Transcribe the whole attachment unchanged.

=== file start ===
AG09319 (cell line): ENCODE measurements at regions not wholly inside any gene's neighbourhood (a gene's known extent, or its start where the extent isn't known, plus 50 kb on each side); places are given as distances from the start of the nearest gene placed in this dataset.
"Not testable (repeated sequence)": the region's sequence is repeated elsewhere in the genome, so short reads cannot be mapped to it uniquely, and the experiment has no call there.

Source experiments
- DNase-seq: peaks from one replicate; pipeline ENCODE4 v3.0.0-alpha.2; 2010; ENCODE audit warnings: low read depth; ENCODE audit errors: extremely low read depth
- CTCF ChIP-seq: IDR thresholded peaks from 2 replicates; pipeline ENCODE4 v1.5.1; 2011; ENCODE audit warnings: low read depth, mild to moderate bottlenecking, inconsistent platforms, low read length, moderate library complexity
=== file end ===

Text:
AG09319 (cell line): ENCODE measurements at regions not wholly inside any gene's neighbourhood (a gene's known extent, or its start where the extent isn't known, plus 50 kb on each side); places are given as distances from the start of the nearest gene placed in this dataset.
"Not testable (repeated sequence)": the region's sequence is repeated elsewhere in the genome, so short reads cannot be mapped to it uniquely, and the experiment has no call there.

Source experiments
- DNase-seq: peaks from one replicate; pipeline ENCODE4 v3.0.0-alpha.2; 2010; ENCODE audit warnings: low read depth; ENCODE audit errors: extremely low read depth
- CTCF ChIP-seq: IDR thresholded peaks from 2 replicates; pipeline ENCODE4 v1.5.1; 2011; ENCODE audit warnings: low read depth, mild to moderate bottlenecking, inconsistent platforms, low read length, moderate library complexity